Jack represents a third group: right-brainers outside our fellowship who want God and who study the Bible. Some of them do check us out, but most don’t come back. Not because we’re unfriendly or insincere. Right-brain people just find it hard to connect with a left-brain church.

Jack made his living playing in a band with Richard who led jack to Christ through personal Bible study. Richard said, “Jack fell in love with Jesus at first sign, and loved the idea of being ‘just a Christian.’ But when Jack visited the ‘Old Paths Church’ with me, things didn’t go well. Worship that particular day ran off the charts into ‘left-brain analytical’; and our church is already an unsually cerebral kind of church – even on the most exciting days.”

Every member of Richard’s band eventually came to Christ and visited ‘Old Paths Church’ with Richard. Not one of them stayed there.

Mike, a strong left-brainer, who overhead Jack’s comments, wrote Jack and his friends off as merely “wanting to get a ‘buzz’ out of church rather than to worship God.” Possibly. But God made both men. And jack’s “expresser/feeler” heart language is just as God-designed for God-honoring worship as is Mike’s “cerebral/analytical” left-brain style.

But Mike is not alone either. As a fellowship, we non-instrumental Churches of Christ tend well toward the left-brain. We pride ourselves in being thinkers, not just feelers. However the gospel is partly right-brain. Plus, not all our left-brain tendencies came from the Bible.

The roots of our movement run deep into the left-brain intellectual soil of the 19th century. The western world had become “enlightened” and help high hopes for the power of reason. At least in part, the American dream grew out of this new-found confidence in the possibilities of the human intellect.

Alexander Campbell was a true son of the 19th century. When Campbell was a child, his father read him the writings of John Locke, one of the “brain fathers” of 19th-century rational enlightennment. Campbell later referred to Locke as “The Christian Philosopher.” With apologies to Campbell and company, let me simplistically sketch out some of the resulting theological assumptions: Clear thinking would clean up the old religious muddle. God made the universe. Enlightened man could unlock the secrets of the universe.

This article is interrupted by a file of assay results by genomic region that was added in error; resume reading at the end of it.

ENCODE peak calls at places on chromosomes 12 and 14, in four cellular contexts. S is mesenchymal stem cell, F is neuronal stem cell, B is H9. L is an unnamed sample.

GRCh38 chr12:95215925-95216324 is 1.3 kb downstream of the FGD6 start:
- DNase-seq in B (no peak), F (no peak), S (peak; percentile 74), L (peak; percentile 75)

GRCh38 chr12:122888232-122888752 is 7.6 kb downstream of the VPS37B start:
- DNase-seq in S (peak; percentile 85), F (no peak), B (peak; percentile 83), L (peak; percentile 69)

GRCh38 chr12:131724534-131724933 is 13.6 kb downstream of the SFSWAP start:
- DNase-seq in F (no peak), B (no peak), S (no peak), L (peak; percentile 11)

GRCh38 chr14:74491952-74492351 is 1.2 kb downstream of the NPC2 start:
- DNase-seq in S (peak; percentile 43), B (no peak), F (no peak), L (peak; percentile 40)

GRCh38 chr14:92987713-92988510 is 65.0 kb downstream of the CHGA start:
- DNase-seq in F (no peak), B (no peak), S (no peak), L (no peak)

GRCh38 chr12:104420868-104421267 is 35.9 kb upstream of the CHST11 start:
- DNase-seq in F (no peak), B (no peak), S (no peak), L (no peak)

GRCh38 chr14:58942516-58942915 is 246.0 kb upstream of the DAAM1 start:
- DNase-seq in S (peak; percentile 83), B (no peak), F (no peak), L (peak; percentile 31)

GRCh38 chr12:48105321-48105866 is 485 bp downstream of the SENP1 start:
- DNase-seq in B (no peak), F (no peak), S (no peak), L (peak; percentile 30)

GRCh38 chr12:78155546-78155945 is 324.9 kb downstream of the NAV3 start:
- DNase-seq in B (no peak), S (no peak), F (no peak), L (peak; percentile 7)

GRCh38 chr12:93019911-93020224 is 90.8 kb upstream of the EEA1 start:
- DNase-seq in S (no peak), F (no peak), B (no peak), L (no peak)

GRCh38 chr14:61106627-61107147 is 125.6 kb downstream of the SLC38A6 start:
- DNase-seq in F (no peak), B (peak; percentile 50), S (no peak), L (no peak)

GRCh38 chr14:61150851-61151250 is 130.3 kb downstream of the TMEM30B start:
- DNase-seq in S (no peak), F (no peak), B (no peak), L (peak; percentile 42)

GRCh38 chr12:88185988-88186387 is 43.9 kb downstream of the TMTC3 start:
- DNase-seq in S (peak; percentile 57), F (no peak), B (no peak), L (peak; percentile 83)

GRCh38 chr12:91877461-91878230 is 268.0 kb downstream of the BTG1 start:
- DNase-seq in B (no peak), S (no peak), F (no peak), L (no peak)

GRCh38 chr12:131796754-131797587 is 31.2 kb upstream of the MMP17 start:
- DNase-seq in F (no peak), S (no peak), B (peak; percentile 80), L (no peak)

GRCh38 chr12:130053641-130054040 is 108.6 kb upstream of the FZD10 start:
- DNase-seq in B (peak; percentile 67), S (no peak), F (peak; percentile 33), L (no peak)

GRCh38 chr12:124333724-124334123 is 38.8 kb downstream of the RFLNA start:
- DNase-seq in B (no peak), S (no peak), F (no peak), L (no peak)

Religious phenomena of the day influenced Campbell too. One phenomenon was the subjective hyper-emotionalism rampant in the frontier religion. For example, at Cane Ridge, Kentucky in 1801, thousands gatered for a 19th-century religious “Woodstock.” Mass psychology overwhelmed the crowd. Undreds broke out in bizarre barking, jerking, and laughter which they attributed to outpourings of the Holy Spirit.

One can only imagine how all this clashed with Campbell’s left-brain thought world. So Campbell pushed the “restoration” pendulum toward the opposite extreme. Eventually, many “restorationists” limited the Holy Spirit to the status of retired author and worship to five acts – stacked heavily on the left-brain side.

In our honest attempts to keep the biblical foundations of our faith from evaporating into some amorphous “better felt than told” experience, we may not only have dwarfed our right-brain but may have inadvertently screened a huge crowd out of our movement.

We may also have wrung the right-brain juice right out of our Bibles.

Aldous Huxley speaks of a human as a “multiple amphibian” – that is, we are designed to make our way through many worlds at once (intellectual, emotional, sexual, social, and so forth). But, since the industrial revolution, we tend to live in the analytical sphere and crowd out those “other” world which are thus atrophying, said Huxley.

When we attempt to analyze and explain God, we may strip our faith of its drama, mystery, poetry and story, which say about life and God what information, precept, and reason can never say. Faith is not “irrational.” Conversion brings a “renewing of the mind” and bids us “understand what the will of the Lord is.” But we can never explain the inexplicable, ponder the imponderable, and “unscrew the inscrutable.” God is too vast and mysterious for that. So are human beings. There is far more to us than brains.

Scripture knows this and penetrates us on multiple levels, touching us at depths unreachable by information alone. Look, for example, at the variety of literary genres in the Scriptures. Some of the Bible is drama, some is music, some poetry, story, paradox and mystery.